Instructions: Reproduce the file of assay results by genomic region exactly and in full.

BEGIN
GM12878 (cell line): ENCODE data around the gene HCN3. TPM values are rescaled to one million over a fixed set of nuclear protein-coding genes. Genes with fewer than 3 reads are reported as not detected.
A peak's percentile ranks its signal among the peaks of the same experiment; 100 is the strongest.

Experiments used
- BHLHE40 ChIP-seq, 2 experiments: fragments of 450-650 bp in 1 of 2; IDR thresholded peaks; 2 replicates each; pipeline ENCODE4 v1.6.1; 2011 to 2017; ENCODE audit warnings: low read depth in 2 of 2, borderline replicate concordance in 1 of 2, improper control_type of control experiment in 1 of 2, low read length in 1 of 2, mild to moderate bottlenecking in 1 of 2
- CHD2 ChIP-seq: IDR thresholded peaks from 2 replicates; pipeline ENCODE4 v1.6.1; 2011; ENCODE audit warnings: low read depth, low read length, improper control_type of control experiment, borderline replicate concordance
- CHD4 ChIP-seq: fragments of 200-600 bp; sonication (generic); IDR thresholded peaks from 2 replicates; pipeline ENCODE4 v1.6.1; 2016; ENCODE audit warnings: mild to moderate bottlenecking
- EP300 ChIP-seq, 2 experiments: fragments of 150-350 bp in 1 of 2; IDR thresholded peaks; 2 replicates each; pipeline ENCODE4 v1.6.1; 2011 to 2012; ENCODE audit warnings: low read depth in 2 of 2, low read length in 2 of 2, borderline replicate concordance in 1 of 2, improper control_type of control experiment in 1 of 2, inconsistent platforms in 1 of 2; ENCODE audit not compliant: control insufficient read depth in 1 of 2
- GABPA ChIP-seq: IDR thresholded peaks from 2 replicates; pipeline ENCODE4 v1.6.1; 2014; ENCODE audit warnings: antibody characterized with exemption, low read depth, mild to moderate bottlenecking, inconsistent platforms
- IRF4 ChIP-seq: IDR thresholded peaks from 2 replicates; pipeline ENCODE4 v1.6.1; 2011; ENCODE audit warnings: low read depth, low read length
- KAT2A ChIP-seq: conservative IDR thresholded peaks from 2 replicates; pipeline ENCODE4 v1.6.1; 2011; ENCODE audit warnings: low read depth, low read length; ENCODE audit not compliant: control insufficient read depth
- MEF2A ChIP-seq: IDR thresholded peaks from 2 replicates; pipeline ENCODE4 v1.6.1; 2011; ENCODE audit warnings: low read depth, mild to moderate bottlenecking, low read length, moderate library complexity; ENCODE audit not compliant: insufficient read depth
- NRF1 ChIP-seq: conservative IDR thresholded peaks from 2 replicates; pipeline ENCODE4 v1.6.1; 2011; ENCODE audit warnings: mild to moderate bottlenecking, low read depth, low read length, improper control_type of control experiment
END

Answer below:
GM12878 (cell line): ENCODE data around the gene HCN3. TPM values are rescaled to one million over a fixed set of nuclear protein-coding genes. Genes with fewer than 3 reads are reported as not detected.
A peak's percentile ranks its signal among the peaks of the same experiment; 100 is the strongest.

Experiments used
- BHLHE40 ChIP-seq, 2 experiments: fragments of 450-650 bp in 1 of 2; IDR thresholded peaks; 2 replicates each; pipeline ENCODE4 v1.6.1; 2011 to 2017; ENCODE audit warnings: low read depth in 2 of 2, borderline replicate concordance in 1 of 2, improper control_type of control experiment in 1 of 2, low read length in 1 of 2, mild to moderate bottlenecking in 1 of 2
- CHD2 ChIP-seq: IDR thresholded peaks from 2 replicates; pipeline ENCODE4 v1.6.1; 2011; ENCODE audit warnings: low read depth, low read length, improper control_type of control experiment, borderline replicate concordance
- CHD4 ChIP-seq: fragments of 200-600 bp; sonication (generic); IDR thresholded peaks from 2 replicates; pipeline ENCODE4 v1.6.1; 2016; ENCODE audit warnings: mild to moderate bottlenecking
- EP300 ChIP-seq, 2 experiments: fragments of 150-350 bp in 1 of 2; IDR thresholded peaks; 2 replicates each; pipeline ENCODE4 v1.6.1; 2011 to 2012; ENCODE audit warnings: low read depth in 2 of 2, low read length in 2 of 2, borderline replicate concordance in 1 of 2, improper control_type of control experiment in 1 of 2, inconsistent platforms in 1 of 2; ENCODE audit not compliant: control insufficient read depth in 1 of 2
- GABPA ChIP-seq: IDR thresholded peaks from 2 replicates; pipeline ENCODE4 v1.6.1; 2014; ENCODE audit warnings: antibody characterized with exemption, low read depth, mild to moderate bottlenecking, inconsistent platforms
- IRF4 ChIP-seq: IDR thresholded peaks from 2 replicates; pipeline ENCODE4 v1.6.1; 2011; ENCODE audit warnings: low read depth, low read length
- KAT2A ChIP-seq: conservative IDR thresholded peaks from 2 replicates; pipeline ENCODE4 v1.6.1; 2011; ENCODE audit warnings: low read depth, low read length; ENCODE audit not compliant: control insufficient read depth
- MEF2A ChIP-seq: IDR thresholded peaks from 2 replicates; pipeline ENCODE4 v1.6.1; 2011; ENCODE audit warnings: low read depth, mild to moderate bottlenecking, low read length, moderate library complexity; ENCODE audit not compliant: insufficient read depth
- NRF1 ChIP-seq: conservative IDR thresholded peaks from 2 replicates; pipeline ENCODE4 v1.6.1; 2011; ENCODE audit warnings: mild to moderate bottlenecking, low read depth, low read length, improper control_type of control experiment